How Can I Help?

Whenever we see a loved one struggling, all we want to do is help. When it comes to mental health, we often feel helpless. Sometimes what we view as helpful may have the opposite effect for the person we are trying to assist. So how can we help?

Firstly, communication is key. Ask your loved one if and how you can help. This way no guesswork is involved and if they need something from you, they can ask. Whenever you want to truly help someone, they need to feel that they can trust you. Open, honest communication is vital in order to actually help someone.

If the person is feeling lost and unsure of how you can help, then suggest whatever comes to your mind. It’s purely a suggestion and there should be no pressure from your side. It’s a way to get the ball rolling so to speak. Equally, be prepared to back off. That leads me to my next point…

An unfortunate fact is that sometimes we can’t help. When it comes to other people’s mental health, they need to have the desire to improve it. Having guidance at times can be useful but ultimately a person needs to understand their own mental health and make a decision on how to improve their situation.

Wanting to help somebody but not being able to can cause a multitude of problems in any kind of relationship and even lead to it breaking down. It’s a frustrating place to be; seeing someone you love hurting but those are times when the best thing you can do is just be there for that person. Leave them alone if they need space. Suggest an activity if they want to do something. Just sit with them if they don’t want to be alone.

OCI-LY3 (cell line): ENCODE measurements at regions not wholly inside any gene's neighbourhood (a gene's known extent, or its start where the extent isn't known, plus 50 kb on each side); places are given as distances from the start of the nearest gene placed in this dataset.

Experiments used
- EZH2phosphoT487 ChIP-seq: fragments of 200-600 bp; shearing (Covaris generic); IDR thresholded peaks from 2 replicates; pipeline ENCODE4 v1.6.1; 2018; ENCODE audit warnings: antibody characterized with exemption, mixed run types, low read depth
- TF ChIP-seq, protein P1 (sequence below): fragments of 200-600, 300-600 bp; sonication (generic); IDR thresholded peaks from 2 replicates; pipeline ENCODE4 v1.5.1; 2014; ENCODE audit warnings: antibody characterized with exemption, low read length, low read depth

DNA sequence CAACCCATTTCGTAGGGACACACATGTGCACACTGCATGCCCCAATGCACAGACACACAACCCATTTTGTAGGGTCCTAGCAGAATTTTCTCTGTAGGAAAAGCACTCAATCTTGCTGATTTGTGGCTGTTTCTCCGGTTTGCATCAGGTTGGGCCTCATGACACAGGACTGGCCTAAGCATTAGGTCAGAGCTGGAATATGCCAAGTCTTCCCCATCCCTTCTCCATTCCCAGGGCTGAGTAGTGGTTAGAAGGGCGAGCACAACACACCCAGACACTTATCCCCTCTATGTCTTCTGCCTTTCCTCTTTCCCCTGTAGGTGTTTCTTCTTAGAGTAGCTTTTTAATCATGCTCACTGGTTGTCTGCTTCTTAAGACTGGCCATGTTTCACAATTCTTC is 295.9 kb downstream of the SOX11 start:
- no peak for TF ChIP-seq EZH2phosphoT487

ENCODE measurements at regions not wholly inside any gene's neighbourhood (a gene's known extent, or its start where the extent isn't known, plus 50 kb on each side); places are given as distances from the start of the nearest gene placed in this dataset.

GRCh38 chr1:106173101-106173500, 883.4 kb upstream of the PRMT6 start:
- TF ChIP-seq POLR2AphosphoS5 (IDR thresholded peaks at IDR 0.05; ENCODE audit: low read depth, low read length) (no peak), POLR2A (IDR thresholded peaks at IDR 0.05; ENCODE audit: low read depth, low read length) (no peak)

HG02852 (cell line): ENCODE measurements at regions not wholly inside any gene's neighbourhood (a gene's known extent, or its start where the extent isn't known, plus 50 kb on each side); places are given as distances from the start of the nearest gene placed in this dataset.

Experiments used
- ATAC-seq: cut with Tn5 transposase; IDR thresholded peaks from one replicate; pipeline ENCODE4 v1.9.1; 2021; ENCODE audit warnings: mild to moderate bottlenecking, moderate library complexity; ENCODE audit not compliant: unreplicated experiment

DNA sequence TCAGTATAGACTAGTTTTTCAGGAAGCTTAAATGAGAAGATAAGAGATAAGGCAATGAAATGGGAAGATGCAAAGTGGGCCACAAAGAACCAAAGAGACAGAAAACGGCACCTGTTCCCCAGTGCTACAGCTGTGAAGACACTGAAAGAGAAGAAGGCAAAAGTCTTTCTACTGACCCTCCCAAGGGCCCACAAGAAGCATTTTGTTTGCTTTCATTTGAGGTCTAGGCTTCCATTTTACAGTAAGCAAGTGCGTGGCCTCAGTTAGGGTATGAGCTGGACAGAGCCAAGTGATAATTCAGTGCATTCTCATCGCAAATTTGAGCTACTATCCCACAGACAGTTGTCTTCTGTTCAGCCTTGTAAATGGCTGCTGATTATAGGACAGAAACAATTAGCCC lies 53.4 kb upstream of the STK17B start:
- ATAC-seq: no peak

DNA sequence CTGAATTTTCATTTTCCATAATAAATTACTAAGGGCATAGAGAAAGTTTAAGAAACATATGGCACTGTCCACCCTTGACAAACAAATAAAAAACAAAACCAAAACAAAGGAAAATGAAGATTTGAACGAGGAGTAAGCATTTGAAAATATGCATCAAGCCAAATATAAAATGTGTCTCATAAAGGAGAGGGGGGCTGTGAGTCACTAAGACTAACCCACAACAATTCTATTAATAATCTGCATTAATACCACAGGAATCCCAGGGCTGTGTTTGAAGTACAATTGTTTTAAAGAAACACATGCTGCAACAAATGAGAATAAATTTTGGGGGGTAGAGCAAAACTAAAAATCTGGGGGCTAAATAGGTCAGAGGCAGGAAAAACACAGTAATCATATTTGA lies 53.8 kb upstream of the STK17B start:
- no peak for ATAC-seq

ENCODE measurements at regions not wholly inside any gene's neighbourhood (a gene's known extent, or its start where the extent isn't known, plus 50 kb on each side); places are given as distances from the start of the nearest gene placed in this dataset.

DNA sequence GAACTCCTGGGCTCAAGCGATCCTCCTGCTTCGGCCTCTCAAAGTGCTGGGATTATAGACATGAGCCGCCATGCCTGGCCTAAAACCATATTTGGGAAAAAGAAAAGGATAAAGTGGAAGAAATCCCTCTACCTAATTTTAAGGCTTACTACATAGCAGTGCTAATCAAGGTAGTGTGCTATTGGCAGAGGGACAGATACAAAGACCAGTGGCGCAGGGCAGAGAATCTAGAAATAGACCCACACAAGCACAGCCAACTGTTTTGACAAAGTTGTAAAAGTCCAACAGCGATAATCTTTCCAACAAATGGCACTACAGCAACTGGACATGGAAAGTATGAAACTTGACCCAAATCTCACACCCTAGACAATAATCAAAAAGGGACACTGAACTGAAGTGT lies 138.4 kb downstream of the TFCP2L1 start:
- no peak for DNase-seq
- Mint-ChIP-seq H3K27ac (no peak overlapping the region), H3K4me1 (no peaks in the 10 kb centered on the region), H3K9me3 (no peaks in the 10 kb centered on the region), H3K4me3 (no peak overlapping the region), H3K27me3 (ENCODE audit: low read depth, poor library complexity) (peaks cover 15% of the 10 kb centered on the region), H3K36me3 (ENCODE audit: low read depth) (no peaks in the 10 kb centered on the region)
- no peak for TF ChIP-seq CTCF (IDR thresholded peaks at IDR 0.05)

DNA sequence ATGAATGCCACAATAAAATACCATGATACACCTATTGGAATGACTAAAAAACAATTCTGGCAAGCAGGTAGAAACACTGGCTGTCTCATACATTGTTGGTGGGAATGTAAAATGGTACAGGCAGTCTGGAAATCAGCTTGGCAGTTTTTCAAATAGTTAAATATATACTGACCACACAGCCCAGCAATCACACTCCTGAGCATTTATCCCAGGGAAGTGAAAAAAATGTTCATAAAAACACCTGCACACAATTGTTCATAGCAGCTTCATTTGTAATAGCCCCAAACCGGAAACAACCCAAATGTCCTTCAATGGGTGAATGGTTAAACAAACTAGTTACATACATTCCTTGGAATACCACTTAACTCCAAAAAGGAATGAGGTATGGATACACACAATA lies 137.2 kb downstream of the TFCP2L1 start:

Time does heal and sometimes being alone allows you that time, to process what’s going on in your own head. By trying to figure everything out for someone, they may get lost in their own thoughts and be confused as to what they actually are thinking and feeling. Once they have their own understanding, they can choose to move forward and it’s at that point they wil probably ask for help in overcoming their demons.

If you feel your willingness to help is brushed aside, just acknowledge that that’s not your responsibility. It’s ok to help but it’s ok to move aside and let them figure it out. That’s the best way to save a relationship. When a person is going through crisis, you can keep yourself stable. Most likely, they will gravitate back to that stability. None of us actually like living in chaos.

Don’t forget, you can get your anxiety guides that are filled with practical advice and prompts to help manage anxiety:

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